The average person sees 5,000 ads per day. Every company, new and old, wants to grab our attention and introduce us to their product or service. Consumers have an unbelievable amount of options, from shoe stores to airlines to restaurants. But, how do we choose between all of the alternatives? Do we choose the brand that we have seen the most on our NewsFeed over the brand your friend has been raving about? Some startups are betting on the latter. They have introduced exclusivity as a tool to drive business demand. How can restricting access to potential customers possibly allow for a product or service to be successful? I’d like to answer this question by introducing you to three startups that are employing this model.
High-end sportswear startup, Wone, was launched this past spring by Kristin Hildebrand. The first collection that Wone released featured leggings for $320 and a sports bra for $150. This collection has completely sold out, and Hildebrand told Fast Company that she estimates to sell 15,000 garments by the end of 2018. The most impressive part of this new brand is that Wone invests $0 into marketing. As of right now, the company relies solely on word of mouth to promote their products. When the first collection was released, Hildebrand informed all her friends and family and gave samples to a few influencers in the fitness world. Wone does not even use social media as a source to reach consumers. People who hear about Wone must apply to access the products, and the owner says that she personally googles all applicants. She described this as a more hands-on approach to personalized marketing that other companies use, not an invasion of privacy. Through this process, Hildebrand gets to know customers on a personal level and can adjust her product to their feedback. Eventually, Hildebrand wants to open up the website to more customers, but strives to maintain the close connection with customers. But while she’s launching her product in the meantime, she can control demand and therefore satisfy the vendors. The members of Wone have strong brand loyalty because of the personal connection to Wone employees and easy channels of access. Wone has found great success in the startup world thus far through its exclusivity approach to acquiring customers.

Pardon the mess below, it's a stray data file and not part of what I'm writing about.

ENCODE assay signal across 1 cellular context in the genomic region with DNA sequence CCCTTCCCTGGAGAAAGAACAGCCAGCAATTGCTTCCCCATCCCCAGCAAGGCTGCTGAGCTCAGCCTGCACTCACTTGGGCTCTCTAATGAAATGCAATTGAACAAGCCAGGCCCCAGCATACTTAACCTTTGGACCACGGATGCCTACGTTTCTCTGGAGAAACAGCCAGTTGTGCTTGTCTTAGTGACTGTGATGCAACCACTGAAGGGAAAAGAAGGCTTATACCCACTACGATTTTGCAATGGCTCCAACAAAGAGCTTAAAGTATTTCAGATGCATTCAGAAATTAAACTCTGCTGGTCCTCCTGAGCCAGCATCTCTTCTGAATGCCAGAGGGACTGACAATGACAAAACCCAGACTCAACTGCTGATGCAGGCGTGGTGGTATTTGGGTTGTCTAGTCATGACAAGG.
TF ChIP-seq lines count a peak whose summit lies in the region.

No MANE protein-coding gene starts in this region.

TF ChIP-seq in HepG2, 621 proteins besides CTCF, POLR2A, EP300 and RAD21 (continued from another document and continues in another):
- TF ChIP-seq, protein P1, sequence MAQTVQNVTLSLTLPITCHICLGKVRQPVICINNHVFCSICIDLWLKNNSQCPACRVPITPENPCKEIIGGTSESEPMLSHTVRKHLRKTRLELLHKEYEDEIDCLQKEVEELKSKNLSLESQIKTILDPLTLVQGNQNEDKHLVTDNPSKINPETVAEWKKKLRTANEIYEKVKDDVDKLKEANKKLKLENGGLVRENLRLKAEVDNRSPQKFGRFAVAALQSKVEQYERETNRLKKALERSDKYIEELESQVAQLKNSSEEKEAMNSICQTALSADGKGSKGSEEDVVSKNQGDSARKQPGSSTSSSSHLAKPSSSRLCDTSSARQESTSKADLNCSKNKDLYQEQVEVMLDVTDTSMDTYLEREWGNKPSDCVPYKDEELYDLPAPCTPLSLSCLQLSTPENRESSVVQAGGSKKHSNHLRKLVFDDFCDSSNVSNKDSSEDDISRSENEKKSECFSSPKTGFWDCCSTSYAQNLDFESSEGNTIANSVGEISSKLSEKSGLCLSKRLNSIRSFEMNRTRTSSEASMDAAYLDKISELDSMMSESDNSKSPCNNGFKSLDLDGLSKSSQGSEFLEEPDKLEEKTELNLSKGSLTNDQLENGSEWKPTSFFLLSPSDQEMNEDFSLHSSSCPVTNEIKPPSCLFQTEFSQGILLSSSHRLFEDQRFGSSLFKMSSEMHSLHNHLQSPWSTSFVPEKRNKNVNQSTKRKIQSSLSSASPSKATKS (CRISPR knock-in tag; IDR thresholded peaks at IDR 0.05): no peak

Like Wone, InList has an approval process for their app, which allows members to browse nightlife, entertainment and charitable experiences. These events are very exclusive and handpicked by industry experts. The app features events available in 45 cities worldwide, from New York City to Dubai to Sydney. InList lives by the saying “our connections are your connections” and seeks to take the guesswork out of partying. Members are attracted to this service because they have 24/7 access to a live representative through the app and a nightlife ambassador at your destination, with whom you can connect. This impeccable client service allows InList to have a loyal customer base, solid relationships with early adopters and constant feedback. Additionally, these passionate InList members become the best salespeople for the app. The application process adds an element of high social status, which many users desire. Hence, the exclusivity of InList breeds enthusiastic members who provide open and honest feedback.
Launched in 2015, the League is an exclusive, members-only dating app aimed at working professionals. The League approves its members based on Facebook and LinkedIn data. Applicants are added to the waitlist pending approval (unless you pay $349 for a year membership). Additionally, applicants that are referred to the League by members are expedited through the process, and the app measures everyone’s “Referral Quality,” which is based on the popularity of the people you have referred. Although the app is free, users have the option to become a League member (for more matches, read receipts, etc.) or to buy extra daily matches individually. Additionally, members can upgrade ot be League Owners, who enjoy expedited entry, daily stats, read receipts, Groups and VIP passes. By vetting all of the people joining the app, the League looks to provide a positive experience for all its members. Many members become free brand ambassadors for the League through their friend recommendations.
When I came across the Wone brand, I was surprised that it found so much success in its first few months without a focus on marketing. However, the exclusivity of the products and the direct contact with consumers builds stronger brand loyalty than all-inclusive products. Wone, along with these other exclusive startups, seeks to create an unwavering customer base, who will continually support the business.
Many customers like the high social status that comes along with the expensive products or services. The League markets itself as an app for someone with high standards for their partner’s educational and career accomplishments. Therefore, the League provides additional filters for users. Critics have called this model very “elitist,” and the app was even accused of racism three years ago for requiring users to disclose their race. CEO Amanda Bradford rebutted that the “ethnicity data” is used to help the site become more diverse and inclusive. Overall, these companies must make careful decisions regarding their vetting process.
These three startups are examples of exclusivity across three different industries. They rely on a strong customer base of repeat-purchasers for their success. I am excited to follow these companies, as they grow larger, and see if they continue their same member restrictions!